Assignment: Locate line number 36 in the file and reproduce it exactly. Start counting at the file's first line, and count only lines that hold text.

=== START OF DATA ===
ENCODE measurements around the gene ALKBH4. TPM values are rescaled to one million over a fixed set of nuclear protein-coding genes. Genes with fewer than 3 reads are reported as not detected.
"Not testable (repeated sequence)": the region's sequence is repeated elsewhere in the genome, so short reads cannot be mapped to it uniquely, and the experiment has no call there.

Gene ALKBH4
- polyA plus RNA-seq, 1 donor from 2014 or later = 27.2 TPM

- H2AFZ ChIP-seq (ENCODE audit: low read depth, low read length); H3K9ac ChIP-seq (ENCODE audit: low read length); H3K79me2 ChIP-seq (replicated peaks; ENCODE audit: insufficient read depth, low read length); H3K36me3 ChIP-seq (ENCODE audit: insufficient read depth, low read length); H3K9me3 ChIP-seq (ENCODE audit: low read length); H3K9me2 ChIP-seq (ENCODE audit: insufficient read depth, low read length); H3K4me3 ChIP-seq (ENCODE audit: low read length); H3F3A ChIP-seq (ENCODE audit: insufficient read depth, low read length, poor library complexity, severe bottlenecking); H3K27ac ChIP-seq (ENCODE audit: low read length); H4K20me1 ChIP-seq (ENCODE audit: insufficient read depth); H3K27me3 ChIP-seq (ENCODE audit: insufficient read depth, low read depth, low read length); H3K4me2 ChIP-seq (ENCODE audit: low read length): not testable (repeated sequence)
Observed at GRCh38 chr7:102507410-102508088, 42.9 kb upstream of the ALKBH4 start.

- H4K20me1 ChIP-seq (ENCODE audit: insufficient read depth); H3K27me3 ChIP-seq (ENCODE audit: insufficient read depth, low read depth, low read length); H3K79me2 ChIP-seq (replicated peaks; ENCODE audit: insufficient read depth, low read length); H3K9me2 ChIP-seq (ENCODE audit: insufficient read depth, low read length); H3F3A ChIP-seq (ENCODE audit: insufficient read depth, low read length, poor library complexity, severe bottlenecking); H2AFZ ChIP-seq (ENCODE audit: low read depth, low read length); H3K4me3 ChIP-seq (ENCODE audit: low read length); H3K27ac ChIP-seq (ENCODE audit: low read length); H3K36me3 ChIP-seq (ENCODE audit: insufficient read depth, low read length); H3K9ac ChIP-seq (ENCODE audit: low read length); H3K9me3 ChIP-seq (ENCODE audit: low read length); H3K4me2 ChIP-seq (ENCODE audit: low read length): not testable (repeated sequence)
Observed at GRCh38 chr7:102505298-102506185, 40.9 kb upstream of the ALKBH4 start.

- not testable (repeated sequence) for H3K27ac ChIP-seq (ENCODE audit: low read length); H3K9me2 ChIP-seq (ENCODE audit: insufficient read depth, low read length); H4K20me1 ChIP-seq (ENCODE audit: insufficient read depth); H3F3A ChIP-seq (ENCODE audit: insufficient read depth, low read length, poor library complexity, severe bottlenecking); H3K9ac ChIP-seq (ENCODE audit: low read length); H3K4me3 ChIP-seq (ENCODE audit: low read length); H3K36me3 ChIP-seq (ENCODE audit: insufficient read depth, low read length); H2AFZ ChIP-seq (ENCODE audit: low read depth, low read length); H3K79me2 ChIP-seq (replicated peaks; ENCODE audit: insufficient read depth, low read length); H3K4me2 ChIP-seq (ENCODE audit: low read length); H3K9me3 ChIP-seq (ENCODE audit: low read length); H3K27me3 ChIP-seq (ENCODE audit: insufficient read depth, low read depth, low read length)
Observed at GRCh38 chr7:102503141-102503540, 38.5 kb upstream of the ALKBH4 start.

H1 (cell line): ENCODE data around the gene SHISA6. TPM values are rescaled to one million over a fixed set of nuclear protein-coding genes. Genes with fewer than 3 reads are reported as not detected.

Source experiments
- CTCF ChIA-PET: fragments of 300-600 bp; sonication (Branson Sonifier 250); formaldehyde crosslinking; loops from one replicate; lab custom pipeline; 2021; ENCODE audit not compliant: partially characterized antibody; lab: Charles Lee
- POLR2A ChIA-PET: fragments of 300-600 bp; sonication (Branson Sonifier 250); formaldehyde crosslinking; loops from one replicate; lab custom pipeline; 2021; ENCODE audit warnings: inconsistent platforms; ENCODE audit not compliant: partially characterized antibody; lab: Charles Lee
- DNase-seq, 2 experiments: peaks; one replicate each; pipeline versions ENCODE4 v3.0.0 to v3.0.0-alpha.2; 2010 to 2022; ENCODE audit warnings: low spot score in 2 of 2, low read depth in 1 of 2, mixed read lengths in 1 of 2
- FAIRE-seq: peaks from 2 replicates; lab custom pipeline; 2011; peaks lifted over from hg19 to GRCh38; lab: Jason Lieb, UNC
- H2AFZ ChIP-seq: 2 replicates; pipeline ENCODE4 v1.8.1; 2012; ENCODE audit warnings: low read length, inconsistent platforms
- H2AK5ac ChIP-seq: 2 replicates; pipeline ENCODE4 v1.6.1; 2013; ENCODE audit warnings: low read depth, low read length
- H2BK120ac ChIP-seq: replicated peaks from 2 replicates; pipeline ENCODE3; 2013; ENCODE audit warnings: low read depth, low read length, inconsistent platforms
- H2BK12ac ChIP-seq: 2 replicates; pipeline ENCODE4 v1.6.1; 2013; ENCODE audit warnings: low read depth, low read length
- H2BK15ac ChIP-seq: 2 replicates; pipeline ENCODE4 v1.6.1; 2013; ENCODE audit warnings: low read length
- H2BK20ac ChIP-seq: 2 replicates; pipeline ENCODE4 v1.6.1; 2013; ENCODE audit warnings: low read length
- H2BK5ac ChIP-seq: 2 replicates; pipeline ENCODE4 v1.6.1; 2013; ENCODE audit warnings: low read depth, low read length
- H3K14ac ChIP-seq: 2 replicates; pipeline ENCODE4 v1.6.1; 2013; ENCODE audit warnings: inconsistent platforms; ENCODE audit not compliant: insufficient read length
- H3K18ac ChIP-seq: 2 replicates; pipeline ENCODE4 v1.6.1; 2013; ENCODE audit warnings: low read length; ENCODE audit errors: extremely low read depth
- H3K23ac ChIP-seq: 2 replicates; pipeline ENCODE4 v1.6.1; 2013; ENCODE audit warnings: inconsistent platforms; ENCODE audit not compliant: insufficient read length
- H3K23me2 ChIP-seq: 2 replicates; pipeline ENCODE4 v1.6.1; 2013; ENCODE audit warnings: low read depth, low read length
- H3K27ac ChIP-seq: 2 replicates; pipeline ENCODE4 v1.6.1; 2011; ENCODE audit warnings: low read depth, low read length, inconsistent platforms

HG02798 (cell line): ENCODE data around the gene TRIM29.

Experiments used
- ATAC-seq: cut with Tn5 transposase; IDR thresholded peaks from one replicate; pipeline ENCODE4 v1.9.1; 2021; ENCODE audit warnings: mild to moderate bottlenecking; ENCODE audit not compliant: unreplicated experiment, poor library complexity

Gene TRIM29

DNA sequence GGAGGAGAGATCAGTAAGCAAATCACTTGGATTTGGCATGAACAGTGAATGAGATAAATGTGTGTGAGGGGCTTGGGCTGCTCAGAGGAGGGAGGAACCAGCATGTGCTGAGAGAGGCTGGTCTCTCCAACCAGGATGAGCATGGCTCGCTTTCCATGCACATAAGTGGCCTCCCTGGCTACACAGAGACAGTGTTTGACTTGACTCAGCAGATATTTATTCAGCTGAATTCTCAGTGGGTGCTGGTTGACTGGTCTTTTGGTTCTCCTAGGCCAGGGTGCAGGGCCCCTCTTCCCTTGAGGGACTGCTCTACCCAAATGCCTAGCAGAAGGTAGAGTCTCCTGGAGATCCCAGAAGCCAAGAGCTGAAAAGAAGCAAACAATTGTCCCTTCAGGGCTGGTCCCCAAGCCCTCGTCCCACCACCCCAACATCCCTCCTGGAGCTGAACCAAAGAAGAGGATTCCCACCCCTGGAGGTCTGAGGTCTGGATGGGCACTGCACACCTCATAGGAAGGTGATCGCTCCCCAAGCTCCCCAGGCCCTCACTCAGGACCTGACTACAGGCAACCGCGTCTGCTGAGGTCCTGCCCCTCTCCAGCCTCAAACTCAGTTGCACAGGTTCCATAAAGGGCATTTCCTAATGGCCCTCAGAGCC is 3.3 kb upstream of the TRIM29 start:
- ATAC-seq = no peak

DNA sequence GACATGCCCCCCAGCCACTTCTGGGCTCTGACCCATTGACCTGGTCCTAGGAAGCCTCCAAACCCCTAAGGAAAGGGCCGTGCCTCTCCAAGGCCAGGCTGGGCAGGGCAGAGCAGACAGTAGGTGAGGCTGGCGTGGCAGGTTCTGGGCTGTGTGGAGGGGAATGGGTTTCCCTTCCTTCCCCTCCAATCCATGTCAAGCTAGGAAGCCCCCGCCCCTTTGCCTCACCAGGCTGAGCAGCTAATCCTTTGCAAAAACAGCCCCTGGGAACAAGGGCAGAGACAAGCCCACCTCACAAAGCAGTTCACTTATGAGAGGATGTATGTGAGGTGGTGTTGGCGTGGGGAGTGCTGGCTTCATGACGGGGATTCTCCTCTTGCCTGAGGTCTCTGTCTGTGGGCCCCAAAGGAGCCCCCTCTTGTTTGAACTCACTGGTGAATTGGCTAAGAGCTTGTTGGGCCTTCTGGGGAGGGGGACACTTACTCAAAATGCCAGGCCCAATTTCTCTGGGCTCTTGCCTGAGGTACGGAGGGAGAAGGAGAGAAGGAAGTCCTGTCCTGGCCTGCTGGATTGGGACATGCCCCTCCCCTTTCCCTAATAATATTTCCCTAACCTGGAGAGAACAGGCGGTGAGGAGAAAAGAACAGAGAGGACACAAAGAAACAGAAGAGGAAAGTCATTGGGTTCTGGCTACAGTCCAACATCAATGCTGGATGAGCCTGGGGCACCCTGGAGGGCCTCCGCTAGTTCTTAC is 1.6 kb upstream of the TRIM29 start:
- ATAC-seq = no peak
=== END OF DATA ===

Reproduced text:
- ATAC-seq = no peak